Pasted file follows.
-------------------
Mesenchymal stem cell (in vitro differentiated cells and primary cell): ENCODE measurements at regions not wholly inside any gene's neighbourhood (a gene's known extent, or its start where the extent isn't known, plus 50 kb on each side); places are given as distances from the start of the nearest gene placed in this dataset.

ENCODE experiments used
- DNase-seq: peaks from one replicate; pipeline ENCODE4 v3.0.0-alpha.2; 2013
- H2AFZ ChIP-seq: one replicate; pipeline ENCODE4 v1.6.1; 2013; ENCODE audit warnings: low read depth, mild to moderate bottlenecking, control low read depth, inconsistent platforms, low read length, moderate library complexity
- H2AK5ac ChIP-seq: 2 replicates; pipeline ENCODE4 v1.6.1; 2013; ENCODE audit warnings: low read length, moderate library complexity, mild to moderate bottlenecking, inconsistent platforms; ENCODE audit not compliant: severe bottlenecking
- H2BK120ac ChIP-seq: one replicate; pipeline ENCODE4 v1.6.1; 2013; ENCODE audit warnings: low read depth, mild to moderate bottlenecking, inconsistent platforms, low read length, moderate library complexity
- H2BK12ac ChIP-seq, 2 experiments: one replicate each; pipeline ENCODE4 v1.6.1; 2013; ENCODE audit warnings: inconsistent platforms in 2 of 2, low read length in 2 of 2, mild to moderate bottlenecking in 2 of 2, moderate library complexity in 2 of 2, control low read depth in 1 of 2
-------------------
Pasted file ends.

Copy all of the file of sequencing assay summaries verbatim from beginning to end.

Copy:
Mesenchymal stem cell (in vitro differentiated cells and primary cell): ENCODE measurements at regions not wholly inside any gene's neighbourhood (a gene's known extent, or its start where the extent isn't known, plus 50 kb on each side); places are given as distances from the start of the nearest gene placed in this dataset.

ENCODE experiments used
- DNase-seq: peaks from one replicate; pipeline ENCODE4 v3.0.0-alpha.2; 2013
- H2AFZ ChIP-seq: one replicate; pipeline ENCODE4 v1.6.1; 2013; ENCODE audit warnings: low read depth, mild to moderate bottlenecking, control low read depth, inconsistent platforms, low read length, moderate library complexity
- H2AK5ac ChIP-seq: 2 replicates; pipeline ENCODE4 v1.6.1; 2013; ENCODE audit warnings: low read length, moderate library complexity, mild to moderate bottlenecking, inconsistent platforms; ENCODE audit not compliant: severe bottlenecking
- H2BK120ac ChIP-seq: one replicate; pipeline ENCODE4 v1.6.1; 2013; ENCODE audit warnings: low read depth, mild to moderate bottlenecking, inconsistent platforms, low read length, moderate library complexity
- H2BK12ac ChIP-seq, 2 experiments: one replicate each; pipeline ENCODE4 v1.6.1; 2013; ENCODE audit warnings: inconsistent platforms in 2 of 2, low read length in 2 of 2, mild to moderate bottlenecking in 2 of 2, moderate library complexity in 2 of 2, control low read depth in 1 of 2